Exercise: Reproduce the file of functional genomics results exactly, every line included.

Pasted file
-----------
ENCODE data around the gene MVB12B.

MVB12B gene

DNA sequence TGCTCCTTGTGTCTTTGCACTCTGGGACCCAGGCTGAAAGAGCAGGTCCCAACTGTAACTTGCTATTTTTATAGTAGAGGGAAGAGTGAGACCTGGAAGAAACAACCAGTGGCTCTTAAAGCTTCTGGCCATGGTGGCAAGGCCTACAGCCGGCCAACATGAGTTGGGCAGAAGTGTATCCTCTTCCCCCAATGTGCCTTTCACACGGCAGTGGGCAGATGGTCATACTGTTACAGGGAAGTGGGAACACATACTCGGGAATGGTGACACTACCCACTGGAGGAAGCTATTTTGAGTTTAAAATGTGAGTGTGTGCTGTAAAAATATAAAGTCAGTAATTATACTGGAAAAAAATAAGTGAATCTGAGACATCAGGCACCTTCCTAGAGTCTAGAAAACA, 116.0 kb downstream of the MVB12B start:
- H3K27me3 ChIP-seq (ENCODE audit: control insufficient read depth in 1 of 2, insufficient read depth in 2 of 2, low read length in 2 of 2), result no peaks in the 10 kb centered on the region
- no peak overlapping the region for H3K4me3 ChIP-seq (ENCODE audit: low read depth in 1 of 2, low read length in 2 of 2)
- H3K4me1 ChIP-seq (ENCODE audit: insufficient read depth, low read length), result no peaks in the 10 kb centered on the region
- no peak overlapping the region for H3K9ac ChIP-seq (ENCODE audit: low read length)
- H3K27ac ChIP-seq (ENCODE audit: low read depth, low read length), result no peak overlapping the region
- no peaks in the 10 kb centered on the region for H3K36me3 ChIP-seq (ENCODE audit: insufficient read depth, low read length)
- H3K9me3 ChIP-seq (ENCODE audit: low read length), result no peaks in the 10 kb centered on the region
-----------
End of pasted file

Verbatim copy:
ENCODE data around the gene MVB12B.

MVB12B gene

DNA sequence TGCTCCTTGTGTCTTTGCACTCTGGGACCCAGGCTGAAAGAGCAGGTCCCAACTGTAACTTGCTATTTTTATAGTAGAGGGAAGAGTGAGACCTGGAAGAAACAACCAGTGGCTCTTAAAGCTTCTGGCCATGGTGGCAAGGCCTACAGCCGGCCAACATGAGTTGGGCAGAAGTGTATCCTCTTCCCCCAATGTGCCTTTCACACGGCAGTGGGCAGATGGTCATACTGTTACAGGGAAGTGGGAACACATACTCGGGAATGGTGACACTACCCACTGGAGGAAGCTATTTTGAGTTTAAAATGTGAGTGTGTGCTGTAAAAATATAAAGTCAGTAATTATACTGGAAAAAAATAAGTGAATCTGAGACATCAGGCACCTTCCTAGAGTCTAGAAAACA, 116.0 kb downstream of the MVB12B start:
- H3K27me3 ChIP-seq (ENCODE audit: control insufficient read depth in 1 of 2, insufficient read depth in 2 of 2, low read length in 2 of 2), result no peaks in the 10 kb centered on the region
- no peak overlapping the region for H3K4me3 ChIP-seq (ENCODE audit: low read depth in 1 of 2, low read length in 2 of 2)
- H3K4me1 ChIP-seq (ENCODE audit: insufficient read depth, low read length), result no peaks in the 10 kb centered on the region
- no peak overlapping the region for H3K9ac ChIP-seq (ENCODE audit: low read length)
- H3K27ac ChIP-seq (ENCODE audit: low read depth, low read length), result no peak overlapping the region
- no peaks in the 10 kb centered on the region for H3K36me3 ChIP-seq (ENCODE audit: insufficient read depth, low read length)
- H3K9me3 ChIP-seq (ENCODE audit: low read length), result no peaks in the 10 kb centered on the region